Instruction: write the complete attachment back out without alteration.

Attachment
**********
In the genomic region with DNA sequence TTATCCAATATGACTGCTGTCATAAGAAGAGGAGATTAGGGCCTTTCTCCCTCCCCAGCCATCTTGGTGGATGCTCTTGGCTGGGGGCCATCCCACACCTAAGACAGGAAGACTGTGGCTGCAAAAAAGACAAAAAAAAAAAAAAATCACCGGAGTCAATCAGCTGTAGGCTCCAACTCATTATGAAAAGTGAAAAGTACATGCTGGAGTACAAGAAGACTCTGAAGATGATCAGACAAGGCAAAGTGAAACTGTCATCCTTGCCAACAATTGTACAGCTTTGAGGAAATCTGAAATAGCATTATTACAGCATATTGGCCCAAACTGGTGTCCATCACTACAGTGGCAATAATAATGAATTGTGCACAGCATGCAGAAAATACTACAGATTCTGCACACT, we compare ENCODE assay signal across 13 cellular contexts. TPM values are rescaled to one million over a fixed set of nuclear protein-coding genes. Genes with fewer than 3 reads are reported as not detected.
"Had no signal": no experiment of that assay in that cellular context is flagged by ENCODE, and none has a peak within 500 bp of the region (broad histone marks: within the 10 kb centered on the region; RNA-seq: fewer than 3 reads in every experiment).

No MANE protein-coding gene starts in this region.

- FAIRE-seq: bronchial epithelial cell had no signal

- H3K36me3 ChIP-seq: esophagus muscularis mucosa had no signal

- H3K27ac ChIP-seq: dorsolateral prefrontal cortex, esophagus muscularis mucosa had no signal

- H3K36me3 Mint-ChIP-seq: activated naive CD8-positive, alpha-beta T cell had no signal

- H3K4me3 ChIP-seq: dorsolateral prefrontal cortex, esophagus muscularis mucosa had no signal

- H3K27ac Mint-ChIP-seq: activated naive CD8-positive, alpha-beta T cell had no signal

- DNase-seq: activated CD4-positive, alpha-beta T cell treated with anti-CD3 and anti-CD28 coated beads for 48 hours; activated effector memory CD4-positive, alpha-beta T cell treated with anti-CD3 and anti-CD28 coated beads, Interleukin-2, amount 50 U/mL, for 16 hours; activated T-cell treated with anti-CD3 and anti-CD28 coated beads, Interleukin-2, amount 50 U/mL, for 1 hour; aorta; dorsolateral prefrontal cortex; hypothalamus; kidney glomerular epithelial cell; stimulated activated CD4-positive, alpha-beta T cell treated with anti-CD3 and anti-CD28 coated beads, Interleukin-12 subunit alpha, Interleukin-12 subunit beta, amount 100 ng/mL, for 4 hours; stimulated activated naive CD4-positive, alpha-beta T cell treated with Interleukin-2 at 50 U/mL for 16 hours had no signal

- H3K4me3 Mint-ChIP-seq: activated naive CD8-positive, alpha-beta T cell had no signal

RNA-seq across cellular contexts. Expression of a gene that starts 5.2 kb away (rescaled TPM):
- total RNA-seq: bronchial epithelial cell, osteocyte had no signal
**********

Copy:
In the genomic region with DNA sequence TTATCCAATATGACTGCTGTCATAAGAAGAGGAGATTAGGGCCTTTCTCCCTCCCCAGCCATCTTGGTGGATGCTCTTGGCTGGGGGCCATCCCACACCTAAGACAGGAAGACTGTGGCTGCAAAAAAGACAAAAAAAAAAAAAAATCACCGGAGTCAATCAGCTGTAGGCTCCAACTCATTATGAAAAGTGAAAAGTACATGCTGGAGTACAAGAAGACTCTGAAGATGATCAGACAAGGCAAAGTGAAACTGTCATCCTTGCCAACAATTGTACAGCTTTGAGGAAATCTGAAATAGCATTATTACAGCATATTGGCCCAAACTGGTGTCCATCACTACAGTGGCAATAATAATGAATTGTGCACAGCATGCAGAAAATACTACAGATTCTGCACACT, we compare ENCODE assay signal across 13 cellular contexts. TPM values are rescaled to one million over a fixed set of nuclear protein-coding genes. Genes with fewer than 3 reads are reported as not detected.
"Had no signal": no experiment of that assay in that cellular context is flagged by ENCODE, and none has a peak within 500 bp of the region (broad histone marks: within the 10 kb centered on the region; RNA-seq: fewer than 3 reads in every experiment).

No MANE protein-coding gene starts in this region.

- FAIRE-seq: bronchial epithelial cell had no signal

- H3K36me3 ChIP-seq: esophagus muscularis mucosa had no signal

- H3K27ac ChIP-seq: dorsolateral prefrontal cortex, esophagus muscularis mucosa had no signal

- H3K36me3 Mint-ChIP-seq: activated naive CD8-positive, alpha-beta T cell had no signal

- H3K4me3 ChIP-seq: dorsolateral prefrontal cortex, esophagus muscularis mucosa had no signal

- H3K27ac Mint-ChIP-seq: activated naive CD8-positive, alpha-beta T cell had no signal

- DNase-seq: activated CD4-positive, alpha-beta T cell treated with anti-CD3 and anti-CD28 coated beads for 48 hours; activated effector memory CD4-positive, alpha-beta T cell treated with anti-CD3 and anti-CD28 coated beads, Interleukin-2, amount 50 U/mL, for 16 hours; activated T-cell treated with anti-CD3 and anti-CD28 coated beads, Interleukin-2, amount 50 U/mL, for 1 hour; aorta; dorsolateral prefrontal cortex; hypothalamus; kidney glomerular epithelial cell; stimulated activated CD4-positive, alpha-beta T cell treated with anti-CD3 and anti-CD28 coated beads, Interleukin-12 subunit alpha, Interleukin-12 subunit beta, amount 100 ng/mL, for 4 hours; stimulated activated naive CD4-positive, alpha-beta T cell treated with Interleukin-2 at 50 U/mL for 16 hours had no signal

- H3K4me3 Mint-ChIP-seq: activated naive CD8-positive, alpha-beta T cell had no signal

RNA-seq across cellular contexts. Expression of a gene that starts 5.2 kb away (rescaled TPM):
- total RNA-seq: bronchial epithelial cell, osteocyte had no signal